||SCI303 - GIS: Geographic Info Systems
||For the correct edition of the textbook assigned to a specific class, go to: http://www.nutextdirect.com
|Course Description: Interdisciplinary features in Geographic Information Systems. Aspects include geography, cartography, and computer science for scientific, business, and
environmental applications. This will include teaching the student how to input spatial data into the computer, organize the data and perform basic spatial
|Course Learning Outcomes:
- Describe the concepts of map scale and projections.
- Distinguish different types of maps and how to effectively use an atlas.
- Recognize some historic perspective in the history of human mapping and exploration of our world.
- Utilize the tools and technologies that geographers use to gather, process, and report information from a spatial perspective. These include the compass, aerial photographs, satellite imaging, global positioning systems, geographical information systems, and computer graphics and image processing from extant GIS data bases and satellite imaging.
- Identify the destructive impacts of acid rain, ozone depletion, soil erosion, deforestation, desertification, waste disposal, pollution, and threats to biodiversity as a result of human activities.
- Recognize how history, culture, and geographic location can determine economic success or failure, political strength or fragmentation of a state.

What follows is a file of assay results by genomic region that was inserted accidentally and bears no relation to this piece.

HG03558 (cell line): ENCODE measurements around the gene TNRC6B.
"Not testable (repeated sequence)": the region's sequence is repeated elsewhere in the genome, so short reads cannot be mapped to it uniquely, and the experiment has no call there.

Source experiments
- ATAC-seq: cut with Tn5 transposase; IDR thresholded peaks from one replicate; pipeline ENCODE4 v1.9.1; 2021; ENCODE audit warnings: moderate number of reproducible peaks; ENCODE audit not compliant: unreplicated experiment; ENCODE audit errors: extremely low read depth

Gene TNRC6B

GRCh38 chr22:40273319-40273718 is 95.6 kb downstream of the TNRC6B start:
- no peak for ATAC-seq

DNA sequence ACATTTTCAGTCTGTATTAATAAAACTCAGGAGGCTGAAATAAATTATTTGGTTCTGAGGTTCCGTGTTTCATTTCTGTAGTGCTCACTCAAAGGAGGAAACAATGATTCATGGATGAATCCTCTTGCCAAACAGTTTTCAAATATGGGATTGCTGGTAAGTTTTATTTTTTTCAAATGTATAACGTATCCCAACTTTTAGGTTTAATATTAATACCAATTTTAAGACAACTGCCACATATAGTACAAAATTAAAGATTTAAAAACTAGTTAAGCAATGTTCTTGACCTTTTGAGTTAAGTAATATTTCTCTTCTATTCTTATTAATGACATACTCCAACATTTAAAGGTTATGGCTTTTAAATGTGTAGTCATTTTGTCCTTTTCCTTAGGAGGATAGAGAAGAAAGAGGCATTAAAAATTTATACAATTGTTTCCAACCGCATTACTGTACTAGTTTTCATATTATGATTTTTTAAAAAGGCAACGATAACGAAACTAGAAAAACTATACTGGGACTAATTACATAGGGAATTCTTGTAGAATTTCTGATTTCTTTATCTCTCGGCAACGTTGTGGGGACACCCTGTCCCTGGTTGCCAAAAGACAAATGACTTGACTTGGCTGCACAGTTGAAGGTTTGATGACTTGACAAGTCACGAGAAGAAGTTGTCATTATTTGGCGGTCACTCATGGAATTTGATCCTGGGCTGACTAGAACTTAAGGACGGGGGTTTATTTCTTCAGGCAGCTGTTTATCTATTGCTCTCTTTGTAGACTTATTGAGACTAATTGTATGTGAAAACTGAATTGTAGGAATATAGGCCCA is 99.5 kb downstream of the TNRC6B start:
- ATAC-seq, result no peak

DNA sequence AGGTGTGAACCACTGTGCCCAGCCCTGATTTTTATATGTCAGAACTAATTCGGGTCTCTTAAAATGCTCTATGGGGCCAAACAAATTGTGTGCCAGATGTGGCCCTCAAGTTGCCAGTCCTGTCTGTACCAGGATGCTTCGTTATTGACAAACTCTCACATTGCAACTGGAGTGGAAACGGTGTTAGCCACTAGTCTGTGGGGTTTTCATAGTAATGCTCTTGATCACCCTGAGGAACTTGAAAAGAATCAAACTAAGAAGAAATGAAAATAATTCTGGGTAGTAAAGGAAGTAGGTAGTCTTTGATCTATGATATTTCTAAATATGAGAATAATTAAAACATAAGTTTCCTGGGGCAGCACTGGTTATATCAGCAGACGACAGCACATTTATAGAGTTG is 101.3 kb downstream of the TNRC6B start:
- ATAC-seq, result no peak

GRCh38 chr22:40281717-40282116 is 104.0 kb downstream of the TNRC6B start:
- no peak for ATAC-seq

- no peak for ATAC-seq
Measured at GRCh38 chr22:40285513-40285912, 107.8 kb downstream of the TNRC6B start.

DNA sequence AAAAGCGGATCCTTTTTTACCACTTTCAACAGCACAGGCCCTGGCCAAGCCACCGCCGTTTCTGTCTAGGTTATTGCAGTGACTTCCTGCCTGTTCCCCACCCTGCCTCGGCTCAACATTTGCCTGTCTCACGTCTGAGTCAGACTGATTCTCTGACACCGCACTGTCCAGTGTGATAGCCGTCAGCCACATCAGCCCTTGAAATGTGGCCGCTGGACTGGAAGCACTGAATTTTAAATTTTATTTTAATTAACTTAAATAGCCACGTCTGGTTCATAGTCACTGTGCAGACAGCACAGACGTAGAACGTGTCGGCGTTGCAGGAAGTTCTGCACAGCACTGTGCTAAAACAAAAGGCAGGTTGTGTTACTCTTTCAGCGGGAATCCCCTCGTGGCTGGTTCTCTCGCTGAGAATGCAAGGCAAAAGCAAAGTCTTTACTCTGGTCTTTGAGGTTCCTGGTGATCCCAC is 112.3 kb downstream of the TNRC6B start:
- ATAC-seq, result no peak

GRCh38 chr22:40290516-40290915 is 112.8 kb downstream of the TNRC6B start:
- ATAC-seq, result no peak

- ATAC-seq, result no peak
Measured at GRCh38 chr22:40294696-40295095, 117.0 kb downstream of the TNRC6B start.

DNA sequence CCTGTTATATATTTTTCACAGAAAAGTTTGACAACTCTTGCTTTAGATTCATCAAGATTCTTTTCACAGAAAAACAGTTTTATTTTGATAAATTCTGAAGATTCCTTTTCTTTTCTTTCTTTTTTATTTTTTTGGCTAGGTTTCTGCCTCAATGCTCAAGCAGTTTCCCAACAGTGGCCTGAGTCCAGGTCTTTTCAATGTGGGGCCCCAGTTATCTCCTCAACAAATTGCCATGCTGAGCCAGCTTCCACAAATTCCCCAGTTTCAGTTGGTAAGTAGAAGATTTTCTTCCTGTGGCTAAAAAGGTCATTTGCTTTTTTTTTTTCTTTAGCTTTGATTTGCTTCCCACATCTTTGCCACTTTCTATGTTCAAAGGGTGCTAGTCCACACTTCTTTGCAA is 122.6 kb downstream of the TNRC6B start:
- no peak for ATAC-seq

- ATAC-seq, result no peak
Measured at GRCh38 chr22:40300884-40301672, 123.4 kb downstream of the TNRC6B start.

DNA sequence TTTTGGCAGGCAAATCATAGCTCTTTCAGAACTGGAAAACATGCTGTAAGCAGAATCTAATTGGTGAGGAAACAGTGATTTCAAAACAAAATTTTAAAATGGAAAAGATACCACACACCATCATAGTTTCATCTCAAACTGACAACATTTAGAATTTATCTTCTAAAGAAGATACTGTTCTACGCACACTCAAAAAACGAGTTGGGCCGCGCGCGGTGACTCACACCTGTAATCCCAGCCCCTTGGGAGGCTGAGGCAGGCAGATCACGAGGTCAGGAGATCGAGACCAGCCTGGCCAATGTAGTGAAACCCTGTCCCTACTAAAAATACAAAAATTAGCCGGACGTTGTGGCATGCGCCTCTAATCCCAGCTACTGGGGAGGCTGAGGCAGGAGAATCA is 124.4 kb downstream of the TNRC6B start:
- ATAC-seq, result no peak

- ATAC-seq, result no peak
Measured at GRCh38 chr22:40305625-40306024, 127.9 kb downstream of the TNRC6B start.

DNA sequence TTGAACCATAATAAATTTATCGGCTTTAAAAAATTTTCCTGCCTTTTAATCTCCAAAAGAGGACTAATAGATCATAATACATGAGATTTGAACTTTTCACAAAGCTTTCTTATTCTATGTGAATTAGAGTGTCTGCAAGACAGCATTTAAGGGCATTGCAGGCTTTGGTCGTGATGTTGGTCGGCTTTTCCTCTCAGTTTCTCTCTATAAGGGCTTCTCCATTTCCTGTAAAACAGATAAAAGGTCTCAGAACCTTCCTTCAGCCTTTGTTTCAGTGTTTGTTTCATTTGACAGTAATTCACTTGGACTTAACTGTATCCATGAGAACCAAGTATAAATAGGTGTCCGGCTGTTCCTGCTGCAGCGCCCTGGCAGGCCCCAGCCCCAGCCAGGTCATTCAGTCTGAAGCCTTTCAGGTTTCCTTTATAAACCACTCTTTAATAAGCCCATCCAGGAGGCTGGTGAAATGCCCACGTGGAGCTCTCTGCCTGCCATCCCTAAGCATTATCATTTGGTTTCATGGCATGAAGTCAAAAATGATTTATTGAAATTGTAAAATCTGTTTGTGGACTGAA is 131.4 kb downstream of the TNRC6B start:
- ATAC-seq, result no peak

- Describe the influence of modern human lifestyles on the ecosystems of earth (overpopulation, resource depletion, monoculture and pesticide, pollution of the atmosphere and streams, energy waste and mismanagement, deforestation, habitat destruction, and loss of biodiversity).
- Formulate environmental models, and human activities and lifestyles to reduce the destruction of our fragile ecosystems.
- Demonstrate through a collaborative project how analytical GIS software can create models and projections for practical foresting, wildlife management, land use planning/ zoning and agricultural applications.
|Specified Program Learning Outcomes:
MAJOR IN ENVIRONMENTAL SCIENCE
- Apply state of the art scientific and environmental concepts to solve environmental problems.
- Demonstrate an understanding of the importance of natural resource policy, environmental regulations, and resource management.
- Recognize the link between healthy ecosystems and healthy human populations.
- Recognize the major components of the earth's systems and how they function.
Students with Disabilities:
Students seeking special accommodations due to a disability must submit an application with supporting documentation, as explained under this subject heading in the General Catalog. Instructors are required to provide such accommodations if they receive written notification from the University.
Writing Across the Curriculum:
Students are expected to demonstrate writing skills in describing, analyzing and evaluating ideas and experiences. Written reports and research papers must follow specific standards regarding citations of an author's work within the text and references at the end of the paper. Students are encouraged to use the services of the University's Writing Center when preparing materials.